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Electricity usage and costs in the UK 2020
The UK's second biggest source of energy is now environmentally friendly.
No one likes paying bills, but it can feel even worse knowing that you are paying more than you need to. We looked at the latest statistics to see how much people in the UK are spending on their electricity bills, and to find out if you could save money by switching energy providers.
- The average electricity bill in 2019 was £710 per year per household, £127 more than in 2015, when the yearly bill was £583 on average.
- Switching energy providers (gas and electric) could save you up to £310 per year. However, only 1 in 4 households (24%) switched in the last 12 months.
- In 2015, 23% of our total energy supply came from coal-fired power stations. Today, it’s only 2%.
- People in the UK collectively used 295.48 terawatt hours of electricity in 2019.
How much are we spending?
The amount you pay for energy depends on many factors, including the type of tariff you’re on and your payment method. We looked at the stats to see how your payment method impacts the amount you pay. The figures below are based on a standard household consumption of 3,800kWh.
Paying by standard credit remains the most expensive option for electricity, at £776 per year in 2019, up from £728 per year in 2018. Paying by direct debit cost £707 in 2019, £69 cheaper than paying by standard credit.
Prepayment is understandably the cheapest option, costing £660 per year in 2019. It also had the lowest increase from the year before – a mere £10. The difference between paying by standard credit and paying via prepayment is £116, which is close to paying for 1.6 months extra (£65 a month on average via standard credit).
Across all payment types, the average cost of consumption was £710 in 2019, which is £38 more expensive than it was in 2018 – an increase of 5.7%.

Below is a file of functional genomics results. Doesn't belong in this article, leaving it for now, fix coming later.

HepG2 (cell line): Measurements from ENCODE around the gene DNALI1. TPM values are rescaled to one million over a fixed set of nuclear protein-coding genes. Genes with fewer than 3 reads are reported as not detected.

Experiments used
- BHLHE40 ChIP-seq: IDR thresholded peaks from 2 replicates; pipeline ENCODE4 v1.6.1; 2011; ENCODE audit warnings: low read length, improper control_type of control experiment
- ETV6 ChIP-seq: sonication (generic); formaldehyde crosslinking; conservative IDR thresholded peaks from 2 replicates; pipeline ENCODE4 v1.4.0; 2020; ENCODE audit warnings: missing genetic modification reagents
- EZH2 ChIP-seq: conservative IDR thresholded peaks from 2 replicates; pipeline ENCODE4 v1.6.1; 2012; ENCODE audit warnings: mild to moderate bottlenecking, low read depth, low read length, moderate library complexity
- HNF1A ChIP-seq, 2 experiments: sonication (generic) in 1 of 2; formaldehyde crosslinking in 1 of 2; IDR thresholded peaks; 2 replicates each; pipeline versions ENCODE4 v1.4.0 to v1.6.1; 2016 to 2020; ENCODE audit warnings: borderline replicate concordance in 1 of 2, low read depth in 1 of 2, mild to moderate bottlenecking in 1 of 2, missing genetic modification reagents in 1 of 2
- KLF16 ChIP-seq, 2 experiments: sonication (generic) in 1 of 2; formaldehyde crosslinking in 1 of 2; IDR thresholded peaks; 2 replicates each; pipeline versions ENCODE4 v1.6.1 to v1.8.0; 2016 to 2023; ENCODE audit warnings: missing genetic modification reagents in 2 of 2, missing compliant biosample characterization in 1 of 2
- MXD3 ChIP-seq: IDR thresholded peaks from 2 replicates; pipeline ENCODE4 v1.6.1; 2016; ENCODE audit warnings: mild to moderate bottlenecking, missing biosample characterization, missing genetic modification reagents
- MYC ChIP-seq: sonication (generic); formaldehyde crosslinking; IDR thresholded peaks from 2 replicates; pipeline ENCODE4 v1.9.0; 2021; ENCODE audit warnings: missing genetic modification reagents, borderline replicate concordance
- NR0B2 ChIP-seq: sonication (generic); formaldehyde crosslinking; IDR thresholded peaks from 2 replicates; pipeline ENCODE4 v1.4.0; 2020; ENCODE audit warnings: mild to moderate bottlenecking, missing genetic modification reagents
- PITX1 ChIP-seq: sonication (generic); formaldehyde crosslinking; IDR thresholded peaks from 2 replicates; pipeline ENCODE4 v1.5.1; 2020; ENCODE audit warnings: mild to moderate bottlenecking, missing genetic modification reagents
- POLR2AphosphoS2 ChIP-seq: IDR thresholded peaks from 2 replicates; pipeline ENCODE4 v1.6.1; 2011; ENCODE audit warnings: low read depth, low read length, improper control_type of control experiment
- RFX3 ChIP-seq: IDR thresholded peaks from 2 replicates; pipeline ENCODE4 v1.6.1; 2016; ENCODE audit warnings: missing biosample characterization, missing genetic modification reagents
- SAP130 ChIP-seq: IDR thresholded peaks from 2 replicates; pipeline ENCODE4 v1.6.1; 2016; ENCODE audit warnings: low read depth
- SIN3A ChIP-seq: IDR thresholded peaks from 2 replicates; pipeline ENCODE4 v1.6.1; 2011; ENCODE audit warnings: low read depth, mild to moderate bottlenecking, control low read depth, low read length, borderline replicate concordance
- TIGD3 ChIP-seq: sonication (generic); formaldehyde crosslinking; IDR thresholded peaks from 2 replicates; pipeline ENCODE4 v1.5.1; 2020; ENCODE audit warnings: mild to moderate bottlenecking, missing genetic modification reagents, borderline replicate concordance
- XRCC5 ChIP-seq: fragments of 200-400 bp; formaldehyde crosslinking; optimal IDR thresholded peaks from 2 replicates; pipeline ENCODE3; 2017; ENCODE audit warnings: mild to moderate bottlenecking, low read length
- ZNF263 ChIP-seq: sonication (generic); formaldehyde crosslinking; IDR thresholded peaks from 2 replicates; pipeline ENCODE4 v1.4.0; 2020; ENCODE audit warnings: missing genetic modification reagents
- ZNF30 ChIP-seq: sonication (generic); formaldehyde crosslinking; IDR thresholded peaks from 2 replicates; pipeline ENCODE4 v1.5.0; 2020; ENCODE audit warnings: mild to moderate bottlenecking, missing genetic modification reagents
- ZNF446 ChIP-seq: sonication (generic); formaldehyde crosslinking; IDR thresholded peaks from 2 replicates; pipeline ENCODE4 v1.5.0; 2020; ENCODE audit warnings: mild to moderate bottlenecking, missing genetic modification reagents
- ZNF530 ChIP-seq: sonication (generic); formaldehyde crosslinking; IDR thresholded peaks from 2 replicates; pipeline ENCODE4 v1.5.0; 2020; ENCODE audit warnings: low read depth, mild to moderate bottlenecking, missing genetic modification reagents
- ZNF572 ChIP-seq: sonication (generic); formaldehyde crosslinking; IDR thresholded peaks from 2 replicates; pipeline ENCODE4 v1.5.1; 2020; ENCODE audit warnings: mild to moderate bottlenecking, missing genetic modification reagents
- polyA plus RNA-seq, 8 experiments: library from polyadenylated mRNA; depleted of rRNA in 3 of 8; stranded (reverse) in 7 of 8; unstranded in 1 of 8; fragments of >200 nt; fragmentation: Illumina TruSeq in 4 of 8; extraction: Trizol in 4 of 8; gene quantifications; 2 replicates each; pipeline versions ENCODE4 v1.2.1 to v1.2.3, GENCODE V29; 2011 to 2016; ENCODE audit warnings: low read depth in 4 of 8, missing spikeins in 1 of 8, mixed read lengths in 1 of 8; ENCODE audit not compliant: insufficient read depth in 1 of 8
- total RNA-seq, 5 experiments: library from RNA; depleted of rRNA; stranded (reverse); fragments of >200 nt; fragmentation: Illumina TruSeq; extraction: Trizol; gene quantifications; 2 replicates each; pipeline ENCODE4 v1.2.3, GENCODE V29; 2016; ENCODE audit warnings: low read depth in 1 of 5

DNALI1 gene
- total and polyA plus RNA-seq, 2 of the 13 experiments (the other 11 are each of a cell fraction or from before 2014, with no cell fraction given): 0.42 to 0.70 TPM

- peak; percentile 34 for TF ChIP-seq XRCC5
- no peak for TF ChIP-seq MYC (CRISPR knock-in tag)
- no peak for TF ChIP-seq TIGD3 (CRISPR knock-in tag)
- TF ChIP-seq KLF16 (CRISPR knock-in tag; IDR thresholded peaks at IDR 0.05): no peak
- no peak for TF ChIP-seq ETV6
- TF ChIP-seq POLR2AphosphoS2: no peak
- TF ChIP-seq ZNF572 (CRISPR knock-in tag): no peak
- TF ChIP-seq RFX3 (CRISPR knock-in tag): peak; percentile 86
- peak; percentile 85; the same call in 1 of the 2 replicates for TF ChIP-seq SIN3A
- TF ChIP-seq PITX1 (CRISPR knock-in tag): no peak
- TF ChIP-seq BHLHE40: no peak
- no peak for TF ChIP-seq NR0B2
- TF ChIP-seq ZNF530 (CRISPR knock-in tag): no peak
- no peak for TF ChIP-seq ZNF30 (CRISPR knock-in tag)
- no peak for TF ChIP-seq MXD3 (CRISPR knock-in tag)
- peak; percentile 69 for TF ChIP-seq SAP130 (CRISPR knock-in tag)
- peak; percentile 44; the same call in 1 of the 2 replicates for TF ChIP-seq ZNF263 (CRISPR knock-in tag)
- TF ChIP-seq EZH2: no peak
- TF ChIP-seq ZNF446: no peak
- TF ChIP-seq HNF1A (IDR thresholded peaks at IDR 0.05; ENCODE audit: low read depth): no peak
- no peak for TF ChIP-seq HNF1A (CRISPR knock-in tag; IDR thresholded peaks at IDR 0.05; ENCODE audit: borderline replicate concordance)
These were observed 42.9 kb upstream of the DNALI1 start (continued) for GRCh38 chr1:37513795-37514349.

|Year||Standard credit||Direct debit||Prepayment||Overall UK|
Which regions are using the most electricity?
We explored the latest statistics to see which region is using the most kWh. The region that uses the most electricity is the South West, with an energy consumption of 4,153kWh per household per year. The region with the second-highest electricity consumption is East England, which uses on average of 4,131kWh per household per year.
Those who use the least energy are the households in North East, with an average of electricity usage of 3,231kWh per year.
|Region||Usage per household per year|
|Yorkshire and the Humber||3510kWh|
Along with how much you use and which energy provider you’re with, where you live can determine how much you pay for electricity. Based on a standard household consumption of 3,800kWh, the household price can range from £627 up to £746 per year.
Households in Wales are quite low on usage compared to the other regions (3,603kWh per year), but pay £735 per year, the second-highest amount of all and £25 above the national average. On the other end, households in the East Midlands uses a fair amount (3,767kWh per year), but only pay £699 per year on average, £11 less than the national average.
|Region||Cost per household per year|
|Yorshire and the Humber||£702|
How can we cut costs?
With electricity bills on the rise, you might be looking for ways to cut costs and save some money. Apart from simply using less electricity by doing things like keeping the heat inside during the winter, one of the best ways to save on your electricity bill is by switching providers. Switching providers ensures that you’re getting the best deal, and can end up saving you hundreds of pounds each year.
- 24% of UK’s households switched electricity suppliers in the last year, the highest amount of “switchers” since 2014.
- More than 38% of UK households have either never switched energy providers or have only switched once.
- You can save up to £310 per year by switching suppliers if you pay by direct debit.
Where does our electricity come from?
During Q1 2020, 36% of our electricity came from renewable sources, which was also our second-largest source. Gas is still very important to electricity supply, with 42% of our energy coming from it.
The use of coal in the UK has been debated for a long time, as it creates a lot of pollution. In June 2020, it was announced that the UK had gone 67 (almost 68) days without using coal power, the longest it’s ever gone since the industrial revolution.
|Source||Share of electricity|
|Oil and other||2.90%|
Electricty sources over time
Over the last five years, the sources from which we get our electricity has changed. Gas-fired turbines have always been the biggest source of energy. In 2015, they were responsible for 30% of our electricity, and in 2019, this has increased to 41%. Renewable sources used to contribute 25% of all of our energy in 2015, but this grew to 37% in 2019.
Coal-fired power has taken a big step back, from providing us with 23% of our energy in 2015, to an impressively low 2% today.
|Year||Gas-fired turbines||Nuclear plant||Coal-fired power stations||Renewable sources||Other sources|
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